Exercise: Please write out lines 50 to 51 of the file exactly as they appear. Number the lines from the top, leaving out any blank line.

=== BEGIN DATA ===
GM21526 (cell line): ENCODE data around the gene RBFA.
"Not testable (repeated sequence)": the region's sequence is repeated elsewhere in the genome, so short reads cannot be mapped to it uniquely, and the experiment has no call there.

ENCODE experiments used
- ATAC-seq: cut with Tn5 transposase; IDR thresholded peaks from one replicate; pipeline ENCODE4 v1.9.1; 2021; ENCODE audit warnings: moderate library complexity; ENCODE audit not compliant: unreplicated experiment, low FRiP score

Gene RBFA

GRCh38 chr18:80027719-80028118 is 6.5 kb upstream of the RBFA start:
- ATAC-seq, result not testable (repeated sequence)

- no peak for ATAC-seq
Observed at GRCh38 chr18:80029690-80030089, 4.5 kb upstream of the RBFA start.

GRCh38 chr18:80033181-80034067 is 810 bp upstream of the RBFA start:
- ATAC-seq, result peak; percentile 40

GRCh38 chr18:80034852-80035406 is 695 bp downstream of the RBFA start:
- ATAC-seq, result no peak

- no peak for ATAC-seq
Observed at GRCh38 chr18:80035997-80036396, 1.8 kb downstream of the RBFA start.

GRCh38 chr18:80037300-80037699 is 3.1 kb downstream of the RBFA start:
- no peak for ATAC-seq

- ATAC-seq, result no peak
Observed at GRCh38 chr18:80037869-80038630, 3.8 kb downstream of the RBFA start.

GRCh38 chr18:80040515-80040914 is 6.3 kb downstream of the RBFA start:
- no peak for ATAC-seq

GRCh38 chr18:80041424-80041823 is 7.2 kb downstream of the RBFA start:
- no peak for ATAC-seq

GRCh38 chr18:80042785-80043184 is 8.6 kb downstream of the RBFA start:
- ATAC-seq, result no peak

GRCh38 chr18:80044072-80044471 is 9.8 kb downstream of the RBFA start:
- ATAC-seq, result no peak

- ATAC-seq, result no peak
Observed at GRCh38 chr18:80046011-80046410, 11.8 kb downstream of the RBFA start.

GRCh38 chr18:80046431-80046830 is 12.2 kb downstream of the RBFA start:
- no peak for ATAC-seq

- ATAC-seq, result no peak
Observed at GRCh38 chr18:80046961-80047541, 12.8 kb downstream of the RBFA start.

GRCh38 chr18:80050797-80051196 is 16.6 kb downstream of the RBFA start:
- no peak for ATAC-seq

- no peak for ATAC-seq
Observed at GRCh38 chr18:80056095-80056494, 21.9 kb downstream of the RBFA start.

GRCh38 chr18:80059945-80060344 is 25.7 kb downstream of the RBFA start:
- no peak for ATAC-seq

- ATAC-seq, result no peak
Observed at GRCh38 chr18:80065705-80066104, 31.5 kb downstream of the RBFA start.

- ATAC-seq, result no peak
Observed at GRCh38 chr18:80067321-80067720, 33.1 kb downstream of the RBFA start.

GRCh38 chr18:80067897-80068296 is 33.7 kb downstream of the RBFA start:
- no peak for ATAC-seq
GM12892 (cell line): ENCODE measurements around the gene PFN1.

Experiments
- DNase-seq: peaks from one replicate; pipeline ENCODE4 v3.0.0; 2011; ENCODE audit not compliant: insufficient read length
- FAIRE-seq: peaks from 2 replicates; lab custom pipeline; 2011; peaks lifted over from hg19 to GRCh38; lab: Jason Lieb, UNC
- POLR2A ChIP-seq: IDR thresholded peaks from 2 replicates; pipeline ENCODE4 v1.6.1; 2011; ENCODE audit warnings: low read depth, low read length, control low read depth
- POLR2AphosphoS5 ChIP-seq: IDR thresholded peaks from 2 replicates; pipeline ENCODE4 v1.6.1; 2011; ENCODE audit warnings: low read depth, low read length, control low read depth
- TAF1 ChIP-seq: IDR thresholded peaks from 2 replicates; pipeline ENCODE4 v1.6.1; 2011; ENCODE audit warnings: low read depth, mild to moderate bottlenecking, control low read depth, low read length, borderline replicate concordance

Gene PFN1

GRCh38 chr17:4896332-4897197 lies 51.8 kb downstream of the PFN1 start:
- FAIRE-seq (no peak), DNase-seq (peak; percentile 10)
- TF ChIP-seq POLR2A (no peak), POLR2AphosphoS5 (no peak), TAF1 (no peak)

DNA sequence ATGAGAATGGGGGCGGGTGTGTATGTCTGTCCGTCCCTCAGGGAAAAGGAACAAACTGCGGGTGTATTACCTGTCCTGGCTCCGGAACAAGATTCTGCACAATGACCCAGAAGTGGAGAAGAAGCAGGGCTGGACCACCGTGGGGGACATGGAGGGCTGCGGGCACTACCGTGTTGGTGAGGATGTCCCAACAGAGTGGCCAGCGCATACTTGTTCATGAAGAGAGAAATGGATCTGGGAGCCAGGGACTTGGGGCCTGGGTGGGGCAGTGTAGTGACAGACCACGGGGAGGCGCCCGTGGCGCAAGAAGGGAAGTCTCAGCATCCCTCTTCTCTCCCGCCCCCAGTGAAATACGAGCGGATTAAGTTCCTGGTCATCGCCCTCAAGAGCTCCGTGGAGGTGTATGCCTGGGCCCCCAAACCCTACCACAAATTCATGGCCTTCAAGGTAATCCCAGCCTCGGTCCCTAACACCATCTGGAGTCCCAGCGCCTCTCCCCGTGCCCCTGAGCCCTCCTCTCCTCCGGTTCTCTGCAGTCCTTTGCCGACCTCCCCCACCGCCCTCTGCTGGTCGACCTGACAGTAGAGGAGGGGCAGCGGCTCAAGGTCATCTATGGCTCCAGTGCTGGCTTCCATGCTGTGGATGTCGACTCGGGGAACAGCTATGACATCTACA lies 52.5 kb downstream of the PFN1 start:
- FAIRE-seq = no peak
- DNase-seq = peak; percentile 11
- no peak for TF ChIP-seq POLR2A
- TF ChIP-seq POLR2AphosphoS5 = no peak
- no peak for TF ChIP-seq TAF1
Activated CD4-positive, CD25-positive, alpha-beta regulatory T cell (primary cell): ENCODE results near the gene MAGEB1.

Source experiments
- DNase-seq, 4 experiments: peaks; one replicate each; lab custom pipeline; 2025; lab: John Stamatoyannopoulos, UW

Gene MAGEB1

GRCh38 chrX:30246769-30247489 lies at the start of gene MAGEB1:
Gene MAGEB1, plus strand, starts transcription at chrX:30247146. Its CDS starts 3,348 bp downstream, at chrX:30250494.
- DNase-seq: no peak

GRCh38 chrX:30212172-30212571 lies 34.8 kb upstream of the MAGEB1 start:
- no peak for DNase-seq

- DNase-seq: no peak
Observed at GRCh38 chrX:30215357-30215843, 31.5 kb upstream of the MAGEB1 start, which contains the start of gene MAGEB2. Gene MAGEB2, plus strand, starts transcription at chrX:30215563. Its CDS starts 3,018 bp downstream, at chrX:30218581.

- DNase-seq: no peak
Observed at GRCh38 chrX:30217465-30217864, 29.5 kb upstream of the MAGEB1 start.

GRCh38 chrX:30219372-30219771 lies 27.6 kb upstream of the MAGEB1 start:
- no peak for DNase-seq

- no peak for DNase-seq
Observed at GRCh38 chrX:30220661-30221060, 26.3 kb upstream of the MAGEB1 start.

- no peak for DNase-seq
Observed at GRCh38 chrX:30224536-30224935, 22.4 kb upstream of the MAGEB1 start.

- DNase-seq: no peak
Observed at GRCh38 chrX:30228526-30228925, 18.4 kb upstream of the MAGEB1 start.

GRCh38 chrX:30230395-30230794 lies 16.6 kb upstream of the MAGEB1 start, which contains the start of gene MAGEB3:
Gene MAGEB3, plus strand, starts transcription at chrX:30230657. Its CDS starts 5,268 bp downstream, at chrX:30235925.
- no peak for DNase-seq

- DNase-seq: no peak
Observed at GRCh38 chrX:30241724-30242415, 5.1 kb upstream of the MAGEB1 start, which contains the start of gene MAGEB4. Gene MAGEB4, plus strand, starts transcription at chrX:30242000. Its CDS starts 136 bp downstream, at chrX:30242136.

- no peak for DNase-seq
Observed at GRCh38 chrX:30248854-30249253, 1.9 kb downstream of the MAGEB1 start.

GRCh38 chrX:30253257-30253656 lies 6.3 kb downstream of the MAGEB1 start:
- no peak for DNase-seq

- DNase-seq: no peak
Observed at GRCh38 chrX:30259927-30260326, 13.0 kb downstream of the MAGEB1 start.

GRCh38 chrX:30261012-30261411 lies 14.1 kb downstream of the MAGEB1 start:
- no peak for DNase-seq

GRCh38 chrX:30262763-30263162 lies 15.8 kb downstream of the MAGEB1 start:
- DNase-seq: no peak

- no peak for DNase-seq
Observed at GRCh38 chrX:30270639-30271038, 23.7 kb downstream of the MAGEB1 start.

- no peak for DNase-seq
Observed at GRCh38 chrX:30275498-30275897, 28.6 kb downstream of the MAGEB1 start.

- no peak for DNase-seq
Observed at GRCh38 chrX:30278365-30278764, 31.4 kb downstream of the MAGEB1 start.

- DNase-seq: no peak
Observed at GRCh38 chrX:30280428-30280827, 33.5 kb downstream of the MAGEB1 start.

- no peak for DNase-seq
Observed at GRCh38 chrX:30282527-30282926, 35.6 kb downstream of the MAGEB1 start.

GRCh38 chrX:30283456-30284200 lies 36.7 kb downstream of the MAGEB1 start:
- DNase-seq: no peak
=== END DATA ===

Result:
- POLR2A ChIP-seq: IDR thresholded peaks from 2 replicates; pipeline ENCODE4 v1.6.1; 2011; ENCODE audit warnings: low read depth, low read length, control low read depth
- POLR2AphosphoS5 ChIP-seq: IDR thresholded peaks from 2 replicates; pipeline ENCODE4 v1.6.1; 2011; ENCODE audit warnings: low read depth, low read length, control low read depth